Pearl Homes CEO Marshall Gobuty said his team approached the University of Central Florida with a plan to build a community that doesn’t contribute to climate change. “I wanted them to be not just sustainable, but resilient, I wanted them to be so unlike everything else that goes on in Florida,” Gobuty said. “I see homes that are newly built, half a mile away, that are underwater … we are in a crisis with how the weather is changing.”
That resonates with Paulson, in Mexico Beach, who said she didn’t want to “live day to day worried about tracking something in the Atlantic.” Besides greater peace of mind, she says, she’s now enjoying energy costs of about $32 per month, far below the roughly $250 she said she paid in a previous home.
“I don’t really feel that the population is taking into effect the environmental catastrophes, and adjusting for it,” she said. “We’re building the same old stuff that got blown away.”
Babcock Ranch is another sustainable, hurricane-resilient community in South Florida. It calls itself the first solar-powered town in the U.S., generating 150 megawatts of electricity with 680,000 panels on 870 acres. The community was also one of the first in the country to have large batteries on site to store extra solar power to use at night or when the power is out.
Syd Kitson founded Babcock Ranch in 2006. The homes are better able to withstand hurricane winds because the roofs are strapped to a system that connects down to the foundation. Power lines are buried underground so they can’t blow over. The doors swing outward in some homes so when pressure builds up from the wind, they don’t blast open, and vents help balance the pressure in garages.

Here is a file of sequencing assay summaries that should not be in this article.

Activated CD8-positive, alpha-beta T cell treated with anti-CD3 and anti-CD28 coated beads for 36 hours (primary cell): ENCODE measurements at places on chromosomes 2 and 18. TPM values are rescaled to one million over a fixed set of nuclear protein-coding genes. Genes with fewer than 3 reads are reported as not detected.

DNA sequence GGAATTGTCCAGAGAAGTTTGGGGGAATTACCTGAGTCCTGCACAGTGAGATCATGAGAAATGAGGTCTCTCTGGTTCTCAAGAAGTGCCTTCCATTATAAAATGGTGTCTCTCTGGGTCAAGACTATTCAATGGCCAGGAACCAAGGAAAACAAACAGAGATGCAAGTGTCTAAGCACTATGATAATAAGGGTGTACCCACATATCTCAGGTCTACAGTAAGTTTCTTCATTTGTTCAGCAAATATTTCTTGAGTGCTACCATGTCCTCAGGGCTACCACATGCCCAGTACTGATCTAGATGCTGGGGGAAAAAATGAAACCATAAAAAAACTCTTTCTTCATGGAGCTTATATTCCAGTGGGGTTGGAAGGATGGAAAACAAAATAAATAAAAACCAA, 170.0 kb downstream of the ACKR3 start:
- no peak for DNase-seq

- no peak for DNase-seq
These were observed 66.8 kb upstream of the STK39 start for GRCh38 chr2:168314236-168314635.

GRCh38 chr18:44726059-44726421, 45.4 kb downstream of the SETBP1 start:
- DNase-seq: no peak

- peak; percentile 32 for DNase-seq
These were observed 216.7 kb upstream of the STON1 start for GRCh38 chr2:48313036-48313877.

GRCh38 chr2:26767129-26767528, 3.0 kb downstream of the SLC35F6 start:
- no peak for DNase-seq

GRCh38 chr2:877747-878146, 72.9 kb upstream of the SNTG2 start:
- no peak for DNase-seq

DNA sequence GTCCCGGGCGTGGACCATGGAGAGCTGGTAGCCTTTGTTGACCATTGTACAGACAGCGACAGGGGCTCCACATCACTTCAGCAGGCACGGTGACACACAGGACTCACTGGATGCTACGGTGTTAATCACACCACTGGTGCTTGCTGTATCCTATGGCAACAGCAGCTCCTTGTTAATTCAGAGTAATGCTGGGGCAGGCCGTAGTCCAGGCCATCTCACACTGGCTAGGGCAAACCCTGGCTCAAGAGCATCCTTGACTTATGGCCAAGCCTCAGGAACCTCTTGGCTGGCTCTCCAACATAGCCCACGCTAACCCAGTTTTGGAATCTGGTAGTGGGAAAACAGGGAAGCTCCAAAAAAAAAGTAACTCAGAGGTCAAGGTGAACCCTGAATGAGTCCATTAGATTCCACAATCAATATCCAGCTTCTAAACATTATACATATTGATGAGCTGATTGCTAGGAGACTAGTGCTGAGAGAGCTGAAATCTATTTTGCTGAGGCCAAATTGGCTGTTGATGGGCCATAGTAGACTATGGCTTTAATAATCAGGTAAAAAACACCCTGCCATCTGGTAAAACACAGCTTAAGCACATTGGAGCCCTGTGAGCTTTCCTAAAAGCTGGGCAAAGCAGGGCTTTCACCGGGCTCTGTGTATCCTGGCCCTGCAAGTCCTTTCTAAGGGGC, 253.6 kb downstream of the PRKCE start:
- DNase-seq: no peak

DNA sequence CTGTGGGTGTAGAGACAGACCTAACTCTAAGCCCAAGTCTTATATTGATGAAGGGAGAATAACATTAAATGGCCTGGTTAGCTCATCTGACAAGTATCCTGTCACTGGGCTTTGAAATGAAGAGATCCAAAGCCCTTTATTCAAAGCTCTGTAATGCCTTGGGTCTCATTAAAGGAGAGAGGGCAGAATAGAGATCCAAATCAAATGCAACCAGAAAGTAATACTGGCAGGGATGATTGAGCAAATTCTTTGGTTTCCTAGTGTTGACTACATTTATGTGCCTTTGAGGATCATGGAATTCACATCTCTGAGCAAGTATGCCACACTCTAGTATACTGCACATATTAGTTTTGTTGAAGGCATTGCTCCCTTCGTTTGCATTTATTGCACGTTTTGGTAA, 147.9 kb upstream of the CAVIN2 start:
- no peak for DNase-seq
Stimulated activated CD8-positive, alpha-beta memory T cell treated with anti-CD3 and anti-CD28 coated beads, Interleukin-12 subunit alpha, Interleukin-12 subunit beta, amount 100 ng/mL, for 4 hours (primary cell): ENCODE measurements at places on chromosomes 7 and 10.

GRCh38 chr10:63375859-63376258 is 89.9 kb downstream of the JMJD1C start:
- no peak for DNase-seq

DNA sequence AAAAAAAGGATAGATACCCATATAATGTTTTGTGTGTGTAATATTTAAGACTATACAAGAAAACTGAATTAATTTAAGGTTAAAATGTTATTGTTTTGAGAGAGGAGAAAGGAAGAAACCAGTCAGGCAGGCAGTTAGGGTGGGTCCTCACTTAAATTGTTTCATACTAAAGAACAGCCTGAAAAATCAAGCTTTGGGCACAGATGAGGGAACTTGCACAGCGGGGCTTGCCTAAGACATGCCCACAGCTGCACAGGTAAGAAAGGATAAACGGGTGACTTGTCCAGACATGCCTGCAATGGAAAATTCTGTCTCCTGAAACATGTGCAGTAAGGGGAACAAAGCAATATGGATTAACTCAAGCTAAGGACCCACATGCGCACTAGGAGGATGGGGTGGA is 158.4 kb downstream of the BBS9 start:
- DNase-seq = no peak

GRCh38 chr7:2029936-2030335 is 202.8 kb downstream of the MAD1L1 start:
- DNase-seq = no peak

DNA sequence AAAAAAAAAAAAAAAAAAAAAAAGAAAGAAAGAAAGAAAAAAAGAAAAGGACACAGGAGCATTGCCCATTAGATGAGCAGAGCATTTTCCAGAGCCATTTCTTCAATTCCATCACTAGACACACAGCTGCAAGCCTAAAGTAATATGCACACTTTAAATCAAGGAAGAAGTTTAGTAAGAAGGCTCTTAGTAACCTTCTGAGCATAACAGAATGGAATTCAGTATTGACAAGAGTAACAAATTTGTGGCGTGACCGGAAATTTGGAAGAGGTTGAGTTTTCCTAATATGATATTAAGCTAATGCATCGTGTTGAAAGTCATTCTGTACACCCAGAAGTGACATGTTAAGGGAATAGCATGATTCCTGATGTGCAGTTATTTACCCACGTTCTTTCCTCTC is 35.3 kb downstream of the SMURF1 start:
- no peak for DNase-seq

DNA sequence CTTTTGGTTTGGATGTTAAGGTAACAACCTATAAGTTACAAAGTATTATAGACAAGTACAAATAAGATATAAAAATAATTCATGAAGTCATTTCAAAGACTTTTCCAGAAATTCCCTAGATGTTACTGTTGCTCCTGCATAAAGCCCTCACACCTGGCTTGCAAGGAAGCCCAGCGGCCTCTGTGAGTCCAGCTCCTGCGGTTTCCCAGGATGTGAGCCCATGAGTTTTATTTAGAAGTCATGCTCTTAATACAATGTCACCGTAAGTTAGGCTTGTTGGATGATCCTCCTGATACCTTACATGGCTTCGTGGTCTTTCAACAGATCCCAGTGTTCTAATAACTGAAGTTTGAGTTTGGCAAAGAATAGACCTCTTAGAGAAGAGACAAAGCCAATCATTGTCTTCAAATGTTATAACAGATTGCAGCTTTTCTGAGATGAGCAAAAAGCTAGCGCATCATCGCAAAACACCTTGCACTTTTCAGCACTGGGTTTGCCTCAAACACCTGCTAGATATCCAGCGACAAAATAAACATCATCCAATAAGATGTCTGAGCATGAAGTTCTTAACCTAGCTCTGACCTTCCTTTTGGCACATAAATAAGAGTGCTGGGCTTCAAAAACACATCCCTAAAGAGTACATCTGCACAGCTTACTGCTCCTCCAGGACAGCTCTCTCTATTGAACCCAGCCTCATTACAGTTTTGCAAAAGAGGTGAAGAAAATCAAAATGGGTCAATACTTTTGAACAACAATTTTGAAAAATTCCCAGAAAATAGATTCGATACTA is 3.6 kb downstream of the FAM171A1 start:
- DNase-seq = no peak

In 2022 Hurricane Ian churned over Babcock Ranch as a Category 4 storm. It left little to no damage, Kitson said.
“We set out to prove that a new town and the environment can work hand-in-hand, and I think we’ve proven that,” said Kitson. “Unless you build in a very resilient way, you’re just going to constantly be repairing or demolishing the home.”
The development sold some 73,000 acres of its site to the state for wetland preservation, and on the land where it built, a team studied how water naturally flows through the local environment and incorporated it into its water management system.
“That water is going to go where it wants to go, if you’re going to try and challenge Mother Nature, you’re going to lose every single time,” said Kitson. The wetlands, retention ponds, and native vegetation are better able to manage water during extreme rainfall, reducing the risk of flooded homes.
Back in the Panhandle, Natalia Padalino and her husband, Alan Klingler, plan to finish building a Deltec home by December. The couple was concerned about the future impacts global warming and hurricanes would have on the Florida Keys and researched homes that were both sustainable and designed to withstand these storms.
“We believe we’re building something that’s going to be a phenomenal investment and reduce our risk of any major catastrophic situation,” Klingler said.
“People have been really open and receptive. They tell us if a hurricane comes, they’re going to be staying in our place,” Padalino said.
Associated Press video journalist Laura Bargfeld, in Mexico Beach, and photographer Gerald Herbert, in New Orleans, contributed.